Ross Macdonald

From Wikiquote
Jump to navigation Jump to search

Kenneth Millar (December 13, 1915July 11, 1983), who wrote under the pseudonym Ross Macdonald, was an American-Canadian writer of mystery fiction and detective fiction.


The Moving Target (1949)[edit]

  • Nothing wrong with Southern California that a rise in the ocean wouldn't cure.

The Way Some People Die (1951)[edit]

  • An ugly woman with a gun is a terrible thing.
  • The delicate sensitivity of a frightened rattlesnake.

The Drowning Pool (1952)[edit]

  • They had jerrybuilt the beaches from San Diego to the Golden Gate, bulldozed super-highways through mountains, cut down a thousand year of redwood growth, and built an urban wilderness in the desert. They couldn't touch the ocean. They poured their sewage into it, but it couldn't be tainted.

The Galton Case (1959)[edit]

  • Deep feeling sounded in her voice. I had no doubt that the feeling was partly sincere. Still, there was something unreal about it. I suspected that she'd been playing tricks with her emotions for a long time, until none of them was quite valid.

The Goodbye Look (1969)[edit]

  • "You have a secret passion for justice. Why don't you admit it?"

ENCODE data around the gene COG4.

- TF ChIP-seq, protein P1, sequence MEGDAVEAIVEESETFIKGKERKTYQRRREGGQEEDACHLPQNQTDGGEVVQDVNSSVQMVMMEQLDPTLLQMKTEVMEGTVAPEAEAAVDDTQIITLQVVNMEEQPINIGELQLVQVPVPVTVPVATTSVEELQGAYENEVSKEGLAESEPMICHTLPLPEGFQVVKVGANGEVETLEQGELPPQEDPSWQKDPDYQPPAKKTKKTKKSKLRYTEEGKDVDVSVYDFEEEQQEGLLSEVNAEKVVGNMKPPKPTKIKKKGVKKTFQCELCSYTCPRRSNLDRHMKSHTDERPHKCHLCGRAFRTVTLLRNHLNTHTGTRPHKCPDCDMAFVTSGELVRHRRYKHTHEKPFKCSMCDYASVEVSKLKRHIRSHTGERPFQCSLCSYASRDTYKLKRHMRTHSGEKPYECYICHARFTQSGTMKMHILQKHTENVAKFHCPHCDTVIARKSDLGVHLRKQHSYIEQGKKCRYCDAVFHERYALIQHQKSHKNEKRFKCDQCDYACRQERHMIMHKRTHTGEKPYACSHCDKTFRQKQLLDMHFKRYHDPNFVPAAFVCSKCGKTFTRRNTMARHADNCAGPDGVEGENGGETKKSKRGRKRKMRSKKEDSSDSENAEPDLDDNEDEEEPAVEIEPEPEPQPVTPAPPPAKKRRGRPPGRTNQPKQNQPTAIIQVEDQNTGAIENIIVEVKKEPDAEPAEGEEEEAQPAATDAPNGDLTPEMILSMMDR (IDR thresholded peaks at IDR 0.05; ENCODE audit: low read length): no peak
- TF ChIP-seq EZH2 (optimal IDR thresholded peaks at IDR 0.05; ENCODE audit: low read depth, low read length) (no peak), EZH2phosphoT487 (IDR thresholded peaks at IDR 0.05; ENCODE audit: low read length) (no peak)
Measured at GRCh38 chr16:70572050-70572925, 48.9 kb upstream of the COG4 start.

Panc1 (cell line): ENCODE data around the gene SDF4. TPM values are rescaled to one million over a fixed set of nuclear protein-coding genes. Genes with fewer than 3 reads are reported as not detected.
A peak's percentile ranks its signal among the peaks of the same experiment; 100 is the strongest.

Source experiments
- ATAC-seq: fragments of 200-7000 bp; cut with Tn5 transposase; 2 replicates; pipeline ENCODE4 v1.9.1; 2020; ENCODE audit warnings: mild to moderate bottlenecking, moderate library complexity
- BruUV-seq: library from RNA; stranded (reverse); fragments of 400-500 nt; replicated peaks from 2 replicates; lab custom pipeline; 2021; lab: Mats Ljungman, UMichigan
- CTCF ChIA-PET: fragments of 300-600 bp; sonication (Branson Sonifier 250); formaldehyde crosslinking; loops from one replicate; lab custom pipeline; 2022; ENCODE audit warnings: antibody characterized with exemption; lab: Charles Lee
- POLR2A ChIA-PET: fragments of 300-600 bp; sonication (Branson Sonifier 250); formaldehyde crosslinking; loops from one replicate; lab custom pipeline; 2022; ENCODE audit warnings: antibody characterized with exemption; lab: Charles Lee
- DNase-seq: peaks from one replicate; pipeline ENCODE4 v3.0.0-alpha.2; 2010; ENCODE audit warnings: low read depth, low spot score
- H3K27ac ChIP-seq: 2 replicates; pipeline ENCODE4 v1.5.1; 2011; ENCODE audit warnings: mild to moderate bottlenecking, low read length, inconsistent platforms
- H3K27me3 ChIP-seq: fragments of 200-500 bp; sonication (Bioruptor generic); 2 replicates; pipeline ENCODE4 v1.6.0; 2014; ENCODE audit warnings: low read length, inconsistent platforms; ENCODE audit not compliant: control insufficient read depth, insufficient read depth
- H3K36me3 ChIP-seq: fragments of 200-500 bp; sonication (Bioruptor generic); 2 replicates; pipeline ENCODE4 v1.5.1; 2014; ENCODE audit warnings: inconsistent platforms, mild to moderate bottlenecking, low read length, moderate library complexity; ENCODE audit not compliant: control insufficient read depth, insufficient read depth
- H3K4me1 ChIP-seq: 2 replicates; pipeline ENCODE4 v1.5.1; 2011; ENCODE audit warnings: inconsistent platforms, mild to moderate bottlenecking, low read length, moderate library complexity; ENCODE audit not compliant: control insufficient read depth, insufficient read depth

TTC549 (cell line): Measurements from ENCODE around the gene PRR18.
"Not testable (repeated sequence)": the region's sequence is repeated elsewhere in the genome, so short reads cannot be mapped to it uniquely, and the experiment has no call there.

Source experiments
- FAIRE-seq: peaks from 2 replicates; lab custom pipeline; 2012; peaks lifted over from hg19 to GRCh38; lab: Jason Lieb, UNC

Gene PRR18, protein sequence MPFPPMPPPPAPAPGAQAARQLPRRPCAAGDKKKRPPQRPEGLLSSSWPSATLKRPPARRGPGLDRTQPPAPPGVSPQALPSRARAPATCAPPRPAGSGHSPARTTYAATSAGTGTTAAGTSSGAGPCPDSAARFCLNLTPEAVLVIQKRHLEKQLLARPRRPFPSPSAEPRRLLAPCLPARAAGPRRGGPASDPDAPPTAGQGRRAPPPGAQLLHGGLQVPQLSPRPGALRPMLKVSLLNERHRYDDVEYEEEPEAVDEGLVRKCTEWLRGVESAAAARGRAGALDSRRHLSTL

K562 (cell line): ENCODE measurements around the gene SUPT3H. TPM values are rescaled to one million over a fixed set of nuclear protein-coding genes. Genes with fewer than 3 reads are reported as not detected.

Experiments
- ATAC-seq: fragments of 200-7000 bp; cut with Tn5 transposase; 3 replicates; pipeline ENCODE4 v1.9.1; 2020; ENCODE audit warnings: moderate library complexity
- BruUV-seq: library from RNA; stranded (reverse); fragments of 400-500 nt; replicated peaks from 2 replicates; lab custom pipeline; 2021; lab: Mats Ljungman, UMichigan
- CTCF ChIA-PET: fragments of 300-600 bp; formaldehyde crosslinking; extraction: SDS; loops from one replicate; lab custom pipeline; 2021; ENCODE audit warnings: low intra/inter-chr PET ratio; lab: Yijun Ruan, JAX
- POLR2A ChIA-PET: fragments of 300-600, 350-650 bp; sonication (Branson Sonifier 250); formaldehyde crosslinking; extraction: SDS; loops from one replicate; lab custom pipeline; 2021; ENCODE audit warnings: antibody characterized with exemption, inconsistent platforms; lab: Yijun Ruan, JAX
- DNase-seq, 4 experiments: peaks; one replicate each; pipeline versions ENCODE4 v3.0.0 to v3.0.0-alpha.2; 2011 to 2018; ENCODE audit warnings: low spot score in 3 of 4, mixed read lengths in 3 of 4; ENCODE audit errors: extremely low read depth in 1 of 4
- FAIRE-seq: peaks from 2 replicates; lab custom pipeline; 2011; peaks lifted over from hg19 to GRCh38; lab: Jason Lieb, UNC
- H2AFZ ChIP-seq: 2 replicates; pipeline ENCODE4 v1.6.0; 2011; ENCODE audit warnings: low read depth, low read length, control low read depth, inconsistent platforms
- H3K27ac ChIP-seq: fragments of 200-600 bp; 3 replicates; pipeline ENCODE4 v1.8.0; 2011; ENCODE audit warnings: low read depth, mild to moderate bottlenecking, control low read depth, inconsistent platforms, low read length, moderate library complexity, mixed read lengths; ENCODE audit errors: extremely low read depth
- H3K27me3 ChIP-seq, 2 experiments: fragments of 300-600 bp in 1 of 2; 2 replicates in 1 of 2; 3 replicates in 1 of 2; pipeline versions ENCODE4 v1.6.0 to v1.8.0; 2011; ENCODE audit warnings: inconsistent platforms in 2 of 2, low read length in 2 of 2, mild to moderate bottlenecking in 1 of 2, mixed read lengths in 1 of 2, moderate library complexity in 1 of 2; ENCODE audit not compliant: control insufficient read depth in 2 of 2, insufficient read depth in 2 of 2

"I have a secret passion for mercy. But justice is what keeps happening to people."
  • Money costs too much.
  • The moral beatings that people took from their children, I was thinking, were the hardest to endure and the hardest to escape.
  • When your income passes a certain point you lose touch. All of a sudden the other people look like geeks or gooks, expendables.

Sleeping Beauty (1973)[edit]

  • I knew how it was with drunks. They ran out of generosity, even for themselves.
  • Every witness has his own way of creeping up on the truth.

The Blue Hammer (1976)[edit]

  • We went inside and I kissed her. Not only my temperature rose.
  • There are certain families whose members should all live in different towns — different states, if possible — and write each other letters once a year.

External links[edit]

Wikipedia has an article about: